Paris - Michel Platini is clinging to hopes that he will retain control of Europe's cash-rich UEFA after his eight-year suspension forced him to withdraw from the race to become head of football's world body FIFA.
Angrily blaming suspended FIFA leader Sepp Blatter for his being made an outcast, Platini said "I don't know where I am going" in announcing the end of his election hopes.
The 60-year-old French football legend remains president of UEFA, despite his suspension over a suspect two million Swiss francs payment.
But with the European Championships and the Champions League climax looming, Europe's governing body will soon have to decide on its leadership.
"If in the end I get a suspension of a few months I will still be president of UEFA. And if not, I will take over a club ... I am not worried," Platini told L'Equipe newspaper.
FIFA banned the French football legend, president of UEFA since 2007, after an investigation into the two million Swiss francs that Blatter ordered him paid in 2011 for work carried out a decade earlier.
Platini said he was withdrawing from the race for the FIFA election on February 26 to clear his name. "I am devoting myself to my defence."
With the lengthy appeals that he has said he will make to FIFA, the Court of Arbitration for Sport and Swiss courts, Platini has no time for the campaign even if he was cleared to take part.
Platini was only reelected as UEFA president in 2015. The body has made no suggestion yet that it will choose a new president. Senior vice president Angel Maria Villar Llona of Spain runs meetings.
But the European Championships and Champions League final could force Europe's governing body into a decision.
Platini does not figure on the agenda for UEFA's January 21-22 executive meeting in Nyon, Switzerland. But it could get raised at the special UEFA congress on February 25 in Zurich, just before the FIFA election.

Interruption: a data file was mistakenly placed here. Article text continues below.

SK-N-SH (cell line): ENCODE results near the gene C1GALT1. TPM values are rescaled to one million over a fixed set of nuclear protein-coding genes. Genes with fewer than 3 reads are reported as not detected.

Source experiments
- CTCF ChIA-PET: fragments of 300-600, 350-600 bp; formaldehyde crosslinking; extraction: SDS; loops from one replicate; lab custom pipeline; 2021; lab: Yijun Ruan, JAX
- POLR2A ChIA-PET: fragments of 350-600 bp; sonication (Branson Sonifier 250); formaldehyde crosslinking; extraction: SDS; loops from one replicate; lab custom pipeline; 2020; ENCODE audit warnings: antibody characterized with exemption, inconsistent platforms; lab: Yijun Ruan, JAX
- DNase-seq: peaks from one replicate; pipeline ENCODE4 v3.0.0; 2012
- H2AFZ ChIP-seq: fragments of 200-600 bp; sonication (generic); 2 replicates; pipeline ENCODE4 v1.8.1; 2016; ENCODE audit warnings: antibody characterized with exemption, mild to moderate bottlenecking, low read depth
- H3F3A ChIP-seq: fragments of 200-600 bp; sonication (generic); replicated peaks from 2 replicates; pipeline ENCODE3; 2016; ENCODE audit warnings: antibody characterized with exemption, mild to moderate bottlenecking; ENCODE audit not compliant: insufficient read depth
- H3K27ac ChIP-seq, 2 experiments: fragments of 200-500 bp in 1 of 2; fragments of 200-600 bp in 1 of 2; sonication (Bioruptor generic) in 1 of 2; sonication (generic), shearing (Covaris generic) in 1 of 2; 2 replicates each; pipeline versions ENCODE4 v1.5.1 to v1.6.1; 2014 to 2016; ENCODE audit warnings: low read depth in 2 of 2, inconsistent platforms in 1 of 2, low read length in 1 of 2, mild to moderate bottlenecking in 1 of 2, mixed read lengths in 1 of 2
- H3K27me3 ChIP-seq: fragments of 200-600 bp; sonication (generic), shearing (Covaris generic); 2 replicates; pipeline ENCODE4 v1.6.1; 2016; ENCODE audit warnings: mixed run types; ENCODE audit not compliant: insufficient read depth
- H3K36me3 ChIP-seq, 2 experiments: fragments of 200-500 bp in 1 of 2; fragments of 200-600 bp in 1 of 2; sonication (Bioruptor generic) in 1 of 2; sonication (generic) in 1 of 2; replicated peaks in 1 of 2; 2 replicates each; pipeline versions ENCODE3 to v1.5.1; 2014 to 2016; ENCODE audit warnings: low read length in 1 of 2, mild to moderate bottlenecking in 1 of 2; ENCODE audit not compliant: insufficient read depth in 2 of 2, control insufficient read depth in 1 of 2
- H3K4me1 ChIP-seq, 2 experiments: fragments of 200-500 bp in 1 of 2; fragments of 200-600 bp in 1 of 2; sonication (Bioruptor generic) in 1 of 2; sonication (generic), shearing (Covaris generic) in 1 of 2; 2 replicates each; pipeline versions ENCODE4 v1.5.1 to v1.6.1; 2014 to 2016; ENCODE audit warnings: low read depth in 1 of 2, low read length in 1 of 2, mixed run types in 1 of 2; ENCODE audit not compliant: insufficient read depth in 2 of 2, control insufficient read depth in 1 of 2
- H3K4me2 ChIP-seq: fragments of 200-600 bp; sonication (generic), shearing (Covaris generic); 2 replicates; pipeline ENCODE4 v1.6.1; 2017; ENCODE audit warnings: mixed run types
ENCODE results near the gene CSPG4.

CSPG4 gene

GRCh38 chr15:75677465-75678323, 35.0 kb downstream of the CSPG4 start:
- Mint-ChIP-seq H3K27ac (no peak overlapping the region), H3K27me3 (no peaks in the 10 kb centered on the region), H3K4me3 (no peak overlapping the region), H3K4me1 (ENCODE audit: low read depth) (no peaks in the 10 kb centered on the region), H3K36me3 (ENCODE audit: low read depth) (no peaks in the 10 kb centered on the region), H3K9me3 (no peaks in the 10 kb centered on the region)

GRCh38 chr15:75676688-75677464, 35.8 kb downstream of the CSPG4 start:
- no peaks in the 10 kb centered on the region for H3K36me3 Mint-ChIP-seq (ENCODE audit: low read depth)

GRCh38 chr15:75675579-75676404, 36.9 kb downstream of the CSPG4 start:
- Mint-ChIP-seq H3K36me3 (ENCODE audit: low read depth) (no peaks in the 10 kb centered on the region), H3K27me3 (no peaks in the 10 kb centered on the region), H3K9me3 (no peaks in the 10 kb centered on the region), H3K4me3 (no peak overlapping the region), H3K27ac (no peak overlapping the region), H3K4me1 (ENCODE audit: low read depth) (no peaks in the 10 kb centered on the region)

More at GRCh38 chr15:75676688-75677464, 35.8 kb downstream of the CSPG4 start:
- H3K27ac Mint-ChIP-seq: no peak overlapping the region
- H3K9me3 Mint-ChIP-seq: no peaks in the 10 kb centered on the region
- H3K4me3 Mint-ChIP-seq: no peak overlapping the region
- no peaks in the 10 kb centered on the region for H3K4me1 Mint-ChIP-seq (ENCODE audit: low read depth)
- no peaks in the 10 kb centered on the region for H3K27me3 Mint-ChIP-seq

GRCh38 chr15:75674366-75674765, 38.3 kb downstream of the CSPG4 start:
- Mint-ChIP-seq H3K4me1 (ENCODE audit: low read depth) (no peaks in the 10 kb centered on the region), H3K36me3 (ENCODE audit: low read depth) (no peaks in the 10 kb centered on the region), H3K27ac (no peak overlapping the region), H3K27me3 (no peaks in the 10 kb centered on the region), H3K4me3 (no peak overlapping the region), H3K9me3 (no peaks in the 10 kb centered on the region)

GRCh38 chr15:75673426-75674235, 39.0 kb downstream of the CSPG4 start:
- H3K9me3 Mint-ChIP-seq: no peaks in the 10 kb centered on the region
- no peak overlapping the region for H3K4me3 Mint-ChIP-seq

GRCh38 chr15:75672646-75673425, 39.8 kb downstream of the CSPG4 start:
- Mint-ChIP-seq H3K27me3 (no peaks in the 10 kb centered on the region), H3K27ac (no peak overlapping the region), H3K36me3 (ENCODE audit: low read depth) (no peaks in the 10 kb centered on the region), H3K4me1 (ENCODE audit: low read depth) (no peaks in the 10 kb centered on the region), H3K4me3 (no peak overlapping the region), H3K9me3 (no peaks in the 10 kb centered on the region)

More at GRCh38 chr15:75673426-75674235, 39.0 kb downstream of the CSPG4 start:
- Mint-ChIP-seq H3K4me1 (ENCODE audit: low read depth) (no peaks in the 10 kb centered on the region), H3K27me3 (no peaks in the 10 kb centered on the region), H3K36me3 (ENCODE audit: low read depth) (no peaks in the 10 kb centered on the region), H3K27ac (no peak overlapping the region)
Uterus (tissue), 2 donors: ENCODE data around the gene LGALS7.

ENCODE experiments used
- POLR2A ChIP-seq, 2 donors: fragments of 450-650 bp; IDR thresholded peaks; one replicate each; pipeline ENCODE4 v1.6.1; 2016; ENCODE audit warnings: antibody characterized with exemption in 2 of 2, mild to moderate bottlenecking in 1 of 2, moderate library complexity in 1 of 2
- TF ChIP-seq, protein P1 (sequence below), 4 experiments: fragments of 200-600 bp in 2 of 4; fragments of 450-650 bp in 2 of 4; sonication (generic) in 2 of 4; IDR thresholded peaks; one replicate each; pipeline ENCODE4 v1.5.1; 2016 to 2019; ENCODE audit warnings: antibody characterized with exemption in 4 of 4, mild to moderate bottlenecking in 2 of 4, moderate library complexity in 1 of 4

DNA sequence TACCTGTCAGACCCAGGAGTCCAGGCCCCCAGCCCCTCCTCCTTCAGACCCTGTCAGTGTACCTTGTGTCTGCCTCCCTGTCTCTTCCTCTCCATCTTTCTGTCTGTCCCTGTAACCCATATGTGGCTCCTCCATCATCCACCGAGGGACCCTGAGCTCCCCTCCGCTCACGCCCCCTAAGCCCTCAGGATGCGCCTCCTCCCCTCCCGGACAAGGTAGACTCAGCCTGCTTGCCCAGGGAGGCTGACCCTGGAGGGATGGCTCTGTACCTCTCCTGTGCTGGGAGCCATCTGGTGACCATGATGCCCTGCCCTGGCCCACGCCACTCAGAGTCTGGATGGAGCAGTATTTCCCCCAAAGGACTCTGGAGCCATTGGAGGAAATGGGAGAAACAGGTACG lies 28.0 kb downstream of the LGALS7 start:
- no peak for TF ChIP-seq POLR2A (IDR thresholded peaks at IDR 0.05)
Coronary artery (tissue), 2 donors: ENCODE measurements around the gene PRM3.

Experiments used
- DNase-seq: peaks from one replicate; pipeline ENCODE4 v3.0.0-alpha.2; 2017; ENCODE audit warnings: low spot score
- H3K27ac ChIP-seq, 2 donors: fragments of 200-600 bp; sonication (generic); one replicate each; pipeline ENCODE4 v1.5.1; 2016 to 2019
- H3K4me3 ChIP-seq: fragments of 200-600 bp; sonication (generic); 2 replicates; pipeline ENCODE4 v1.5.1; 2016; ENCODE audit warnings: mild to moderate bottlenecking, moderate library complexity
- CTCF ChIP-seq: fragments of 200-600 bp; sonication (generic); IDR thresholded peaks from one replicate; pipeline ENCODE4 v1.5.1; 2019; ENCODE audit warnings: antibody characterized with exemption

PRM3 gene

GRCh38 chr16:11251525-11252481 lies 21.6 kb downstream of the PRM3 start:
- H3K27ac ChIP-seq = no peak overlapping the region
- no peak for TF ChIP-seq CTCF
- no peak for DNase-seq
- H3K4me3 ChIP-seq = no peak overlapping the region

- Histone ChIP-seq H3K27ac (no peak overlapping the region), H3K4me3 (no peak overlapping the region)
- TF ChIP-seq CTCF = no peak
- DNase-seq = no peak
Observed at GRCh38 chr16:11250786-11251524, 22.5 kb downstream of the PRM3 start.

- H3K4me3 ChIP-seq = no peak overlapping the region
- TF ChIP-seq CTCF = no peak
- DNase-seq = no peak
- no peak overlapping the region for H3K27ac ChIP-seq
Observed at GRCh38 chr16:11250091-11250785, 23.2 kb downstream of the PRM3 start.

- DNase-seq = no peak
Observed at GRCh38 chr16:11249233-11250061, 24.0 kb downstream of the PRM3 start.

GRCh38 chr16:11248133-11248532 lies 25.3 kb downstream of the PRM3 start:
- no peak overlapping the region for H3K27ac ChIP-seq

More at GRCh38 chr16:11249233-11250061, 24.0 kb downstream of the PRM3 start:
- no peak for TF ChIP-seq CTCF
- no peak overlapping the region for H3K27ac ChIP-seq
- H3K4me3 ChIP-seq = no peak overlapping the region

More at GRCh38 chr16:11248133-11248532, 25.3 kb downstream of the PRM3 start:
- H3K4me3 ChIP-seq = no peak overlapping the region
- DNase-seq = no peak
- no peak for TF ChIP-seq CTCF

And the regular annual congress on May 3 - a month before Euro 2016 - could still become an election for a new leader.
Platini lifted the European Championship trophy for France in Paris in 1984. But under the FIFA ban he cannot take any official role in the tournament in his home country starting June 10.
Platini said he had done everything to make sure the tournament was held in France. "Now they have stopped me going to the draw and soon they will ask me not to go at all. But I will go anyway."
He even volunteered to be a chauffeur for the organising committee chairman Jacques Lambert. Platini said Lambert had invited him.
"I can understand them stopping me go to FIFA what is the link with UEFA, with Euro?"
Platini said he had no regrets accepting the two million Swiss francs from FIFA despite the time lapse from his consultancy work and other doubts.
"Blatter owes me money, he must pay it."
He remains bitter about Blatter and other top full time officials at the world body.
"Everything started because of Blatter, who wanted my head, who did not want me to go to FIFA," Platini told L'Equipe.
"He said often that I would be his final scalp, but he fell at the same time as me," Platini, a former ally of the FIFA leader, last year called on Blatter to stand down as corruption scandals mounted around the body.
Platini said the top FIFA administrators were worried that he would "fire" them if he took over.
"All the elected members (of the FIFA executive) have jumped since the start of this affair," he said of the arrests and resignations that have torn apart football's leadership. "But not the bureaucrats. You must never forget the power of the administration."